WASHINGTON — The U.S. Senate joined the House of Representatives in extending Iran sanctions for a decade, preserving a tool should President-elect Donald Trump seek to withdraw from the Iran nuclear deal.
The Senate approved the extension Thursday by a 99-0 vote. The House overwhelmingly extended the sanctions last month. The sanctions were due to lapse Dec. 31.
The outgoing Obama administration was agnostic about whether to extend the sanctions, and President Barack Obama has not signaled that he would veto it. In the unlikely event that he did, the majorities in favor of the extension suggest that Congress would override his veto.
The bills keep intact the waivers that Obama has used to relieve sanctions on Iran under last year’s deal between six major powers and Iran, which exchanged the easing of sanctions for a nuclear rollback.
Trump has vowed to revisit the deal, which he says is a bad one, but has not outright said he would pull out of it. Should he decide to pull out, he has a number of means to do so, including executive actions, but extending the sanctions offers him the least obtrusive way to pull out simply by not exercising the presidential waiver written into the bill.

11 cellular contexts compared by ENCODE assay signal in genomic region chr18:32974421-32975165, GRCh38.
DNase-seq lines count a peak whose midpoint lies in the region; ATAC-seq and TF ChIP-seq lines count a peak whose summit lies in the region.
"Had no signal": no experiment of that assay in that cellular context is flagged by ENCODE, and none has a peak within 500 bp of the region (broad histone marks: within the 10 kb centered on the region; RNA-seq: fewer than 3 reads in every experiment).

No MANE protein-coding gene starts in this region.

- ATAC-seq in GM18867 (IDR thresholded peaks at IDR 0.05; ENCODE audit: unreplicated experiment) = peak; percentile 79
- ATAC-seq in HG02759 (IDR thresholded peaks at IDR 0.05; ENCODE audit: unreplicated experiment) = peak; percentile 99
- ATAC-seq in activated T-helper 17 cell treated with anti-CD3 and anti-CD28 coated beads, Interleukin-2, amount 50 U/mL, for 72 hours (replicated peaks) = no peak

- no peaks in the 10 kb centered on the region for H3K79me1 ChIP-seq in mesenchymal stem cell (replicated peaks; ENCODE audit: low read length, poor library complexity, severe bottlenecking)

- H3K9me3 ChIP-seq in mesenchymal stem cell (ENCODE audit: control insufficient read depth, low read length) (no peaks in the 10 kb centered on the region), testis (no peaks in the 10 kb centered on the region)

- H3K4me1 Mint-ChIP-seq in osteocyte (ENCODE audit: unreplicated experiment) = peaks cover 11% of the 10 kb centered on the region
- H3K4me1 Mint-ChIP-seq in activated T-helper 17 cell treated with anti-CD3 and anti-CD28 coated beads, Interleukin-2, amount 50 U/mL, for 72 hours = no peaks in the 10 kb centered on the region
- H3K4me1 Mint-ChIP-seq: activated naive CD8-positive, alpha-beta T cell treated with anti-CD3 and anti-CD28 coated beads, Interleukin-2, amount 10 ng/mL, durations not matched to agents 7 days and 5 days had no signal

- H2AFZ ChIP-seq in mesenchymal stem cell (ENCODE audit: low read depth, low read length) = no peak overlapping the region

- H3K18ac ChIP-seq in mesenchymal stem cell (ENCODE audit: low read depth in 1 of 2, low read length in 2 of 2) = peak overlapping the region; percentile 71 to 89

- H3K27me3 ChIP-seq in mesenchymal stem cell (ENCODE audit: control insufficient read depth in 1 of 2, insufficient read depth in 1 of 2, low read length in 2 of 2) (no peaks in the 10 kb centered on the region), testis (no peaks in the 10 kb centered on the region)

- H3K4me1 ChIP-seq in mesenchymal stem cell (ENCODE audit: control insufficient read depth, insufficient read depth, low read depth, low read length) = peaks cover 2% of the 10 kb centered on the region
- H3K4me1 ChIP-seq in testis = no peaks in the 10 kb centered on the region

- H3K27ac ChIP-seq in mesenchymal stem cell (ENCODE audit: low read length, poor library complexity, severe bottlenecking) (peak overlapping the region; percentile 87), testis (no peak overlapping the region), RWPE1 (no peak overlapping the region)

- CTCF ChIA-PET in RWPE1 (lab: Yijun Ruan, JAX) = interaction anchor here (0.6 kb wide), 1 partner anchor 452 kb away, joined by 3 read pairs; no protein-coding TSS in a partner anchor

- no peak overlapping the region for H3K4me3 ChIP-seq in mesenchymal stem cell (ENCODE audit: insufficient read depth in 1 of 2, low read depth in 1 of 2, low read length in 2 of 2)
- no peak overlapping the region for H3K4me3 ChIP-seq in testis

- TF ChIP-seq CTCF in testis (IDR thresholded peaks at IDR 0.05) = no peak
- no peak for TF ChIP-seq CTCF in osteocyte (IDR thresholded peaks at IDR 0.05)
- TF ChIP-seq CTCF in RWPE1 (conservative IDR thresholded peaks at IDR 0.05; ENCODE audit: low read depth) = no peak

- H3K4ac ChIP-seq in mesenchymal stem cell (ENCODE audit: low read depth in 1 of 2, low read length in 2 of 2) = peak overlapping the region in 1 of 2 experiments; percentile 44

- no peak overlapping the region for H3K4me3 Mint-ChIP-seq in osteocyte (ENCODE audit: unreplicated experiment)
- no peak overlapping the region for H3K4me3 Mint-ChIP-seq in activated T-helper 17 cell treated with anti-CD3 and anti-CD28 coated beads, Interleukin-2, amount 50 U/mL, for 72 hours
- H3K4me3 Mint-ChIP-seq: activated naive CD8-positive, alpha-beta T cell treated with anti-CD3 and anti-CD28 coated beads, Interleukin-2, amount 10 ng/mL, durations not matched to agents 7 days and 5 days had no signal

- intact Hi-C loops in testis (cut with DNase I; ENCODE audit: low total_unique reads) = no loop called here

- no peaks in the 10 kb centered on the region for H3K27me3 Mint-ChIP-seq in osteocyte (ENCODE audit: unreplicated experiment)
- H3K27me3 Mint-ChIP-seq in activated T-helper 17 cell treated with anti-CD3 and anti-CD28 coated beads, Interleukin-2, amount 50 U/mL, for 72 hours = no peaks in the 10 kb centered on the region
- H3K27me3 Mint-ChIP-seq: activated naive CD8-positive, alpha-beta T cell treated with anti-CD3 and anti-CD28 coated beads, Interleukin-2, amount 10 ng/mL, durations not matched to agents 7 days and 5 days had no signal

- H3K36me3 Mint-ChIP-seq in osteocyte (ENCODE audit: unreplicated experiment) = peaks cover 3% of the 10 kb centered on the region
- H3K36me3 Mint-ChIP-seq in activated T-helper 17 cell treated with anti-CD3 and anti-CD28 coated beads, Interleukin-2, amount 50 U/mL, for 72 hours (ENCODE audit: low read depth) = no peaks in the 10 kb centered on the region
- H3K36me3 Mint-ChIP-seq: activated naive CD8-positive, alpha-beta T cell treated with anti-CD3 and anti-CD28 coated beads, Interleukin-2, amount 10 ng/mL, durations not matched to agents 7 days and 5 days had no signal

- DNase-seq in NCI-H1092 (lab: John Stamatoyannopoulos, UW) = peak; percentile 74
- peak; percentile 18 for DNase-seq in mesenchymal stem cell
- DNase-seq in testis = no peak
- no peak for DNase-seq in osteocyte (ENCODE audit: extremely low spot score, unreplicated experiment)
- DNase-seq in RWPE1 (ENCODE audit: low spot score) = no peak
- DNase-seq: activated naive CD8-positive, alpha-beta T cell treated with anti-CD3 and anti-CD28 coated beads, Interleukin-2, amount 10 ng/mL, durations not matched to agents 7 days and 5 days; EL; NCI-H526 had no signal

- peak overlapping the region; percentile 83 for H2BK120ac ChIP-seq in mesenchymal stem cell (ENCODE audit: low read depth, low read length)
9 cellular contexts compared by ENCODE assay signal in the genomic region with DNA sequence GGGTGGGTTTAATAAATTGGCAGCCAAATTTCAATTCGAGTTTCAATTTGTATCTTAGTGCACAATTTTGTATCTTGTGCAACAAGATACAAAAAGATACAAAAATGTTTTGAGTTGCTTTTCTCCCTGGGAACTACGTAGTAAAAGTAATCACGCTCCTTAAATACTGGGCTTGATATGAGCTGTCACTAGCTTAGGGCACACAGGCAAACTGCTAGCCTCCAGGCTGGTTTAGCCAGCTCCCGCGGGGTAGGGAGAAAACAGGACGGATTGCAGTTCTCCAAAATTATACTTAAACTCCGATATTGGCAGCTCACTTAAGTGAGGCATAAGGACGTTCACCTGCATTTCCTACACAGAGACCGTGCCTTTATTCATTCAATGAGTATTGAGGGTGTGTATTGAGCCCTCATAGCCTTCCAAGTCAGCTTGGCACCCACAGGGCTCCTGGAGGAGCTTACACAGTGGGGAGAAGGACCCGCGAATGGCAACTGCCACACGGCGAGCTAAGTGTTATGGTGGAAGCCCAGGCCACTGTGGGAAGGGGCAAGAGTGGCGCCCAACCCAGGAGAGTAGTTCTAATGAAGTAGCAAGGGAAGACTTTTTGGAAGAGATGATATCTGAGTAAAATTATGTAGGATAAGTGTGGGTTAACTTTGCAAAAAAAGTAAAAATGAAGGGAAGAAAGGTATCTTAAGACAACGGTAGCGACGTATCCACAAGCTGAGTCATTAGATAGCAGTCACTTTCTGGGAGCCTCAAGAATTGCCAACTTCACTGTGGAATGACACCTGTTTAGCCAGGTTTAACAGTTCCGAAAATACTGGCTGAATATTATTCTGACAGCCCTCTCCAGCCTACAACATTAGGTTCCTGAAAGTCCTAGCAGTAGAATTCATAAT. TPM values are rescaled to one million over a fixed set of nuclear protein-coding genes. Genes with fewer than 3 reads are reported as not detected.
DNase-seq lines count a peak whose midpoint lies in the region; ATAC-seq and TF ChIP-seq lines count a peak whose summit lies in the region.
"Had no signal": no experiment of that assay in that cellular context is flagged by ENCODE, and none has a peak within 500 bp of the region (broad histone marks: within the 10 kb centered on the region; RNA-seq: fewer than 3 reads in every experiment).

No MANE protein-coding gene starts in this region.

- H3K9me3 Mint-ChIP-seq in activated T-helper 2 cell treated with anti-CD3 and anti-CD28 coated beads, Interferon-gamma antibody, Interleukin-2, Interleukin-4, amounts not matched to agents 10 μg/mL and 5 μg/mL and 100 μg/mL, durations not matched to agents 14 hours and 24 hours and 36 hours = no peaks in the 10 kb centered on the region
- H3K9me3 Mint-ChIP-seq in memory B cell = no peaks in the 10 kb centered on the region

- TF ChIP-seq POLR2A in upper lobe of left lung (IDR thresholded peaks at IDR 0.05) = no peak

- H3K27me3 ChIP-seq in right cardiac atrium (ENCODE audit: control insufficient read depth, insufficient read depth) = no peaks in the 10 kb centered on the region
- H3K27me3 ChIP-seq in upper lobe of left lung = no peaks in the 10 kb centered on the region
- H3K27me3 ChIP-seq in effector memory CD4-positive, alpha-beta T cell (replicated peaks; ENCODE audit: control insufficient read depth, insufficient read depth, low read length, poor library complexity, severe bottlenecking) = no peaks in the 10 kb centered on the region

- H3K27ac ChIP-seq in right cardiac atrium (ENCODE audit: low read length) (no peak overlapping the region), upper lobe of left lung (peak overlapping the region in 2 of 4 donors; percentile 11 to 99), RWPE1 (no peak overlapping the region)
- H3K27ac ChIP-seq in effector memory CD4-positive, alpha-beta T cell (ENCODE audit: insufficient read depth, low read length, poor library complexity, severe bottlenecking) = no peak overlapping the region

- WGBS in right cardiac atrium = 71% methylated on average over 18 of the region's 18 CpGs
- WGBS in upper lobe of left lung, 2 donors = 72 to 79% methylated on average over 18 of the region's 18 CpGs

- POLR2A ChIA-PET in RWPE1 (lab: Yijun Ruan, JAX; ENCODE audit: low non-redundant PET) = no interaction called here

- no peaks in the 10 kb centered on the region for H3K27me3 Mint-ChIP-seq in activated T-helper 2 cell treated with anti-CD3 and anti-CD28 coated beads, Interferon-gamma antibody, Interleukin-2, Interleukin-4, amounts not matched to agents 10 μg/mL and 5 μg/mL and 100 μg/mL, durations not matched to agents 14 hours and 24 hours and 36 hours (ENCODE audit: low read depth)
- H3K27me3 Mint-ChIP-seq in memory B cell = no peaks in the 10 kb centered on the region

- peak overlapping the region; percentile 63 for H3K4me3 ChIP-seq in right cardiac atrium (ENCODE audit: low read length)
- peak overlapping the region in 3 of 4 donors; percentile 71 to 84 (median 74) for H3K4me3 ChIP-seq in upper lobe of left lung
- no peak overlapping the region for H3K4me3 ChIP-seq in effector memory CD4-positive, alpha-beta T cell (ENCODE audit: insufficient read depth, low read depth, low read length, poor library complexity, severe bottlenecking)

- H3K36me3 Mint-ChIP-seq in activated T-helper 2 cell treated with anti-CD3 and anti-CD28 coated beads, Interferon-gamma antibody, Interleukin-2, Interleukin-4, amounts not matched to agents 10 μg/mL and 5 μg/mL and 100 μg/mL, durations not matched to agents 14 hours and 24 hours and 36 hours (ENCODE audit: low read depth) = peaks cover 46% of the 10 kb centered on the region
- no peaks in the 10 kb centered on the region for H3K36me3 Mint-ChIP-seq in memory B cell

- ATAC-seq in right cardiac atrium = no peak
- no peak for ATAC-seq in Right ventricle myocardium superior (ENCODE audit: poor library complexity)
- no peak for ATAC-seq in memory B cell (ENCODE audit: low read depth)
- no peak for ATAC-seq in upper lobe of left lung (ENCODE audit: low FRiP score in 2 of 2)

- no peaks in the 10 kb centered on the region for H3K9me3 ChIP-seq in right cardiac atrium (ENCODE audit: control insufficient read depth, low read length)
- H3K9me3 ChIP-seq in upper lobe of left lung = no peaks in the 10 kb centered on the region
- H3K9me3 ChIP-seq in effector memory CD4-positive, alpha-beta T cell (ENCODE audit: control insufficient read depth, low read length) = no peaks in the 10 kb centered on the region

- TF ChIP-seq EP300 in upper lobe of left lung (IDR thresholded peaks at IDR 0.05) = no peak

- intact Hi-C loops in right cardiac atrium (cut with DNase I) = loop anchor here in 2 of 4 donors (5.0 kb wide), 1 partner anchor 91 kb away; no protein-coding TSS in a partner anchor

“These are the very sanctions that brought Iran to the negotiating table, and their extension is a key element in holding Iran accountable,” said Sen. Ben Cardin, D-Md., who had led the effort to extend existing sanctions but without the further restrictions that some Republicans had sought and Obama administration officials had warned could scuttle the deal.
The American Israel Public Affairs Committee, which also had pressed for an extension of the existing sanctions, praised the Senate.
“Congress’ decisive action signals American determination to enforce the 2015 Joint Comprehensive Plan of Action (JCPOA) with Iran and re-impose currently waived sanctions if Iran violates the deal,” AIPAC said in a statement.